Is there a conventional way for an AP client or server to indicate which FEPs or other extensions it’s using?
What I’d really like from this is to be able to track and generate metrics on this for servers. I think that would help developers to understand and prioritize how we can improve interoperability.
Interesting idea. As far as I know, few or no servers are publishing this kind of metadata. I think it could be represented in nodeinfo
metadata. Some form of nodeinfo information is already published by most servers. The
metadata property in nodeinfo is a catch-all key/value representation so we might need an FEP to standardize how FEP extension usage is represented (one key per FEP, one key with a list of FEPs, etc.).
That would be a good start. I was also hoping for something at the level of federated messages, so we could track which extensions are in actual use. To take embedded quotes as an example, if would be nice to know both how many servers understand them, and also how many servers are sending them, and how often.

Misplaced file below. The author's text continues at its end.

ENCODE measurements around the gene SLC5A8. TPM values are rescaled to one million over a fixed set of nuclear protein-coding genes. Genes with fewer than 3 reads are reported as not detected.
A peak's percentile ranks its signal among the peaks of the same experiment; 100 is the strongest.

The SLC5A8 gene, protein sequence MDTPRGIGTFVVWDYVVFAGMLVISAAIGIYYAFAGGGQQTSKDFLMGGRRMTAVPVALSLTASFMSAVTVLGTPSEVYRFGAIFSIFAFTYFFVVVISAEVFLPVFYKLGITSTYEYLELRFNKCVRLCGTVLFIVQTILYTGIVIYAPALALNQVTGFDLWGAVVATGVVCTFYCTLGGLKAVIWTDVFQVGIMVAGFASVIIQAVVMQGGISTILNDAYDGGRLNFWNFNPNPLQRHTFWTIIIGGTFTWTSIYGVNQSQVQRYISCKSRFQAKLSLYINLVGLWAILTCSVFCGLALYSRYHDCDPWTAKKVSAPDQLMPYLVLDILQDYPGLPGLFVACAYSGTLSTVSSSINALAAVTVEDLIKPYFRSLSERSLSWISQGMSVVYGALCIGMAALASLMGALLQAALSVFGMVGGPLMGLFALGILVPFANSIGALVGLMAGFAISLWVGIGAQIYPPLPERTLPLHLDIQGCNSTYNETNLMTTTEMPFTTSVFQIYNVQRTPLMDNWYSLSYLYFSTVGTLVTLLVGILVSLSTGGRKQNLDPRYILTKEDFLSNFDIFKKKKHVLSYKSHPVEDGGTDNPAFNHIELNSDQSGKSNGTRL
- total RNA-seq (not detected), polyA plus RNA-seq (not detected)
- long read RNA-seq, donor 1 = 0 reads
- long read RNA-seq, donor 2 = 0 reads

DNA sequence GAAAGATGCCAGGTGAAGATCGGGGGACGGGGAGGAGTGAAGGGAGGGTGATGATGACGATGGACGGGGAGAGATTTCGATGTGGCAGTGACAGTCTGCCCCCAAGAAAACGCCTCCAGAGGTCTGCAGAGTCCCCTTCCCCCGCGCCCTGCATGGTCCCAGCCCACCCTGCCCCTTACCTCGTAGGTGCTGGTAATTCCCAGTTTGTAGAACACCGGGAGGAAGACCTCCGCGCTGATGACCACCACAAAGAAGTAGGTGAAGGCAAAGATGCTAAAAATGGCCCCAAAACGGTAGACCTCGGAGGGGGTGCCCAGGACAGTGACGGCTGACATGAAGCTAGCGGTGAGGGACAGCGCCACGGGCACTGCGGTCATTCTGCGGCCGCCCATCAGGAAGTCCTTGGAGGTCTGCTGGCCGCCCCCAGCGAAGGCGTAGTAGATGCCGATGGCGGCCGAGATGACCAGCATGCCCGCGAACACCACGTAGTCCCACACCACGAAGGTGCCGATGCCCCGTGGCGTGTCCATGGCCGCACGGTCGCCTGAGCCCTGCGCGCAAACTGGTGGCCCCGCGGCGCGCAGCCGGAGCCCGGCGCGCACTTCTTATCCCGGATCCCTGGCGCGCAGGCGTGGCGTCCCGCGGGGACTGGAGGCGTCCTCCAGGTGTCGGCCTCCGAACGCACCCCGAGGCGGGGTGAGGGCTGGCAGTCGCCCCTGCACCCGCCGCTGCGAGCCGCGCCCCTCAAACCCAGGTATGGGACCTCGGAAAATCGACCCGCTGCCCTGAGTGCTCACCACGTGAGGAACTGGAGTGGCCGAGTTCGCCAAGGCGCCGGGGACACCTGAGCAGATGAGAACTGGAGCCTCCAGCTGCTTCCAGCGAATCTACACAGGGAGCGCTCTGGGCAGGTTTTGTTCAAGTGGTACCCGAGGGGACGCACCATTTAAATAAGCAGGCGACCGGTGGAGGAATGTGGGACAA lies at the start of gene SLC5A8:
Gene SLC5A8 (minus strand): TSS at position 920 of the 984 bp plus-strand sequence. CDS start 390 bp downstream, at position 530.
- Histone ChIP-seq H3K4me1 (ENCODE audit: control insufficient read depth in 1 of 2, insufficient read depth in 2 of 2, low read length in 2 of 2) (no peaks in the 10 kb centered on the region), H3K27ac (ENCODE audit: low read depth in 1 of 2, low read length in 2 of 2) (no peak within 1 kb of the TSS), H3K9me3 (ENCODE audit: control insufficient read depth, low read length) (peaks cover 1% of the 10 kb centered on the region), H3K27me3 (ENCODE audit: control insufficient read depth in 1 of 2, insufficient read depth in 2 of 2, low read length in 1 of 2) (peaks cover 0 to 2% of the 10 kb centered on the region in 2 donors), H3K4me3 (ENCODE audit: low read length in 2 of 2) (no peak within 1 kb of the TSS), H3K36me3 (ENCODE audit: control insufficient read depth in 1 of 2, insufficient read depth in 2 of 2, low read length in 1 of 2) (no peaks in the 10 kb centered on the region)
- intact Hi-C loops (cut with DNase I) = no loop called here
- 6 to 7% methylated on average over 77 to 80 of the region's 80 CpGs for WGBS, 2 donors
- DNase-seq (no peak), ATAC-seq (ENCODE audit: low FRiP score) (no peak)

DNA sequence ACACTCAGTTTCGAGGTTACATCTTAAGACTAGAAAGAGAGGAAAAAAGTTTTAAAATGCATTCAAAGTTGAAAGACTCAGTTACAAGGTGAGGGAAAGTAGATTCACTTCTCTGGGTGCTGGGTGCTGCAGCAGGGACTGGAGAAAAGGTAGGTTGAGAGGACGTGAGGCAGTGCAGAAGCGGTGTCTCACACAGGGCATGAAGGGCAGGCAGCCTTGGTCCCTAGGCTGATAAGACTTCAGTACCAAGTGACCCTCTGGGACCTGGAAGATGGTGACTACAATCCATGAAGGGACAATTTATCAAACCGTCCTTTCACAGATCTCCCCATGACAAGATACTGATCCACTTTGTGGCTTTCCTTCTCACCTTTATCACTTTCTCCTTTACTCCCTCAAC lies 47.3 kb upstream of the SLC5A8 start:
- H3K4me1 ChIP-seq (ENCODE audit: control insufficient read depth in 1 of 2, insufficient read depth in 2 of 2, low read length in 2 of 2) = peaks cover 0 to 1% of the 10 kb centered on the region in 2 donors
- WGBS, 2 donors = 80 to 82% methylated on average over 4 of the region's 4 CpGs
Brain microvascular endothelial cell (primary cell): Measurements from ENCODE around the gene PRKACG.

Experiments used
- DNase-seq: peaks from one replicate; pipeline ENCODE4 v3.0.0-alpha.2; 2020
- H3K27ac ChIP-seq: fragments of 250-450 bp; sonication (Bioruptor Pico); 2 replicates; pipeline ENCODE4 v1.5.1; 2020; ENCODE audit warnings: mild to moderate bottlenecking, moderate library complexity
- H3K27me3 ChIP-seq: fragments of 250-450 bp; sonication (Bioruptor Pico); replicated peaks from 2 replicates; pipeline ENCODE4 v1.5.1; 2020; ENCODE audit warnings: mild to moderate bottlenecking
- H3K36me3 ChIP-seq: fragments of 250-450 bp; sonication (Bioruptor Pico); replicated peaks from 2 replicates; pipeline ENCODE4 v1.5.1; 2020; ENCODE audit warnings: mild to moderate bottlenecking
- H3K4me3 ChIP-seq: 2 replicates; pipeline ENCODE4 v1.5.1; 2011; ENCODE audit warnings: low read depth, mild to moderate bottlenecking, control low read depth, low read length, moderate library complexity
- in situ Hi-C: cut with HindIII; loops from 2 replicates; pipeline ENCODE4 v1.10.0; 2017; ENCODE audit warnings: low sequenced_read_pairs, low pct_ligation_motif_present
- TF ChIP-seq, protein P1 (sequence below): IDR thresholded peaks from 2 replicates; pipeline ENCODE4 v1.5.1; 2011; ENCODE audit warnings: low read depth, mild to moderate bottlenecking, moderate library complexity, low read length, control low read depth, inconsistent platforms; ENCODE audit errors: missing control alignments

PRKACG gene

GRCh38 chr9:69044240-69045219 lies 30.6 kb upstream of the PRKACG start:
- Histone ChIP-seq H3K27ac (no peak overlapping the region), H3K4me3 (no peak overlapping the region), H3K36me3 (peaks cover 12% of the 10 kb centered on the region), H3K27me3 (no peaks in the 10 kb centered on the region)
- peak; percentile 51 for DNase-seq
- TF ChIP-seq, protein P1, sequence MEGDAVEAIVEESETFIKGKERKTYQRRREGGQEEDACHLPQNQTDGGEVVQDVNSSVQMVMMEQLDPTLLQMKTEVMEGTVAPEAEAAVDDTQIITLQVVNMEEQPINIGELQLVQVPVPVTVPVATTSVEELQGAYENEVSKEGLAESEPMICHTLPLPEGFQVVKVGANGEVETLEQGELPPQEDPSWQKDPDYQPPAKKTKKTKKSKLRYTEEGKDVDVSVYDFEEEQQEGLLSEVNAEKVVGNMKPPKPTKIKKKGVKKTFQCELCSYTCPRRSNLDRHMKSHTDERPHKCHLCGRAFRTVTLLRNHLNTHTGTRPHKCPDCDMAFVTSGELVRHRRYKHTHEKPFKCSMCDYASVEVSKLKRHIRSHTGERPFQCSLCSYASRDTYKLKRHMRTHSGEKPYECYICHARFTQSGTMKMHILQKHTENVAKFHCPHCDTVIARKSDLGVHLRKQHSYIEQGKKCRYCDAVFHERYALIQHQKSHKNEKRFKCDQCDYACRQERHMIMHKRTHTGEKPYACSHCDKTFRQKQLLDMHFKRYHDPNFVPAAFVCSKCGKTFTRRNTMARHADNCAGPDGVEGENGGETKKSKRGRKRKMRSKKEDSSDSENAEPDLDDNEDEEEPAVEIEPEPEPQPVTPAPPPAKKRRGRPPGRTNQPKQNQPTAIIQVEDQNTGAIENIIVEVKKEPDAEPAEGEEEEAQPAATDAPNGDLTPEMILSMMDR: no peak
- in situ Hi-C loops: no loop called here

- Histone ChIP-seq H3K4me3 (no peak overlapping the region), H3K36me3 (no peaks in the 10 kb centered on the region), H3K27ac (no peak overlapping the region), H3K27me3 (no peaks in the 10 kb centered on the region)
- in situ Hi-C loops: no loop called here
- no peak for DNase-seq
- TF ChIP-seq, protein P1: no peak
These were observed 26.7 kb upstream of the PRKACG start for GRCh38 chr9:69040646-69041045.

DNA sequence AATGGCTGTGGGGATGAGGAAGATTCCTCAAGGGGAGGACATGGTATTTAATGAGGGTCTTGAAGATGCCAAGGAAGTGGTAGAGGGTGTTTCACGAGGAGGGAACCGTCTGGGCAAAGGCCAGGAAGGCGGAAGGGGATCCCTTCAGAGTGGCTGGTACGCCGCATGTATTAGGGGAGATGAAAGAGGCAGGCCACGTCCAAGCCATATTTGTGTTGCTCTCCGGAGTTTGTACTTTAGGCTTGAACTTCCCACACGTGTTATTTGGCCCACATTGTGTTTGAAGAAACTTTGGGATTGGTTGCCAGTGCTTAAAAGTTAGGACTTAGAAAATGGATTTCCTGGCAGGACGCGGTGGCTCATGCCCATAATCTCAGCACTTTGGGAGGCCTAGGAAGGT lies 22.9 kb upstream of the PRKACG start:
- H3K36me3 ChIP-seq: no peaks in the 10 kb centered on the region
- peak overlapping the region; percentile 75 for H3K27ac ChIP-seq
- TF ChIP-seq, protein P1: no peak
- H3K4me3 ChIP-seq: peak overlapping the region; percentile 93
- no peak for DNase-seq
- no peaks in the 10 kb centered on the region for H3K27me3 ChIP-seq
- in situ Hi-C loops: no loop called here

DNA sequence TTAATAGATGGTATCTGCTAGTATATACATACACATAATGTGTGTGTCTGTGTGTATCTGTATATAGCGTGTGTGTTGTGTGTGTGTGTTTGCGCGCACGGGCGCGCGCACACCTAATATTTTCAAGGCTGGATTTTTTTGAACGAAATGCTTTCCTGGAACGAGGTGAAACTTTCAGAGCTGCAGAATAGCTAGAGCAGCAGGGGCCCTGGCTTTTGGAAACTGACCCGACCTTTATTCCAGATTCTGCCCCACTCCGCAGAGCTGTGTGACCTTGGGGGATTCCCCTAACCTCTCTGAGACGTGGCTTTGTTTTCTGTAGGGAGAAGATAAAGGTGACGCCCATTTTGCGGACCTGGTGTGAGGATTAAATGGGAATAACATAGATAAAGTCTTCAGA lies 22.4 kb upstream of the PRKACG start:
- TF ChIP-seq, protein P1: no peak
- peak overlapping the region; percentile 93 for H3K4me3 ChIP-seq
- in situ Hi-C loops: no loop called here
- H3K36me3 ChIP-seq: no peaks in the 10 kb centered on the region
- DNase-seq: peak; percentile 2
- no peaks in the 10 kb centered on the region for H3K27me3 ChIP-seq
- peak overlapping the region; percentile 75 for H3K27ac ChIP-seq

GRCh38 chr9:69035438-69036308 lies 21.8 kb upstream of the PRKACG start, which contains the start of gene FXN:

The proposed method for documenting federation behaviour is FEDERATION.md file. I think it’s a great place for listing supported FEPs.
NodeInfo is also an option, although some instances prefer to hide NodeInfo data out of privacy and security concerns.
I have a vague idea on how to do this based on fediverse-features. Basically:
- There exists a feature per fep in that repository
- An implementation can provide “something” to run said feature
Point 1. does not present any technical hurdles, except educating people that BDD and Gherkin are the best thing ever. I haven’t made up my mind on exactly how to do
Point 2. My vision is something like sharing docker images (or a similar technology). I will probably need to build a prototype before making any claims on how it should work. The problem with wrapping tests in a docker image that is then run by a runner is that it feels like wrapping a small present in a medium present in a large present. I would prefer something with less layers of obfuscation.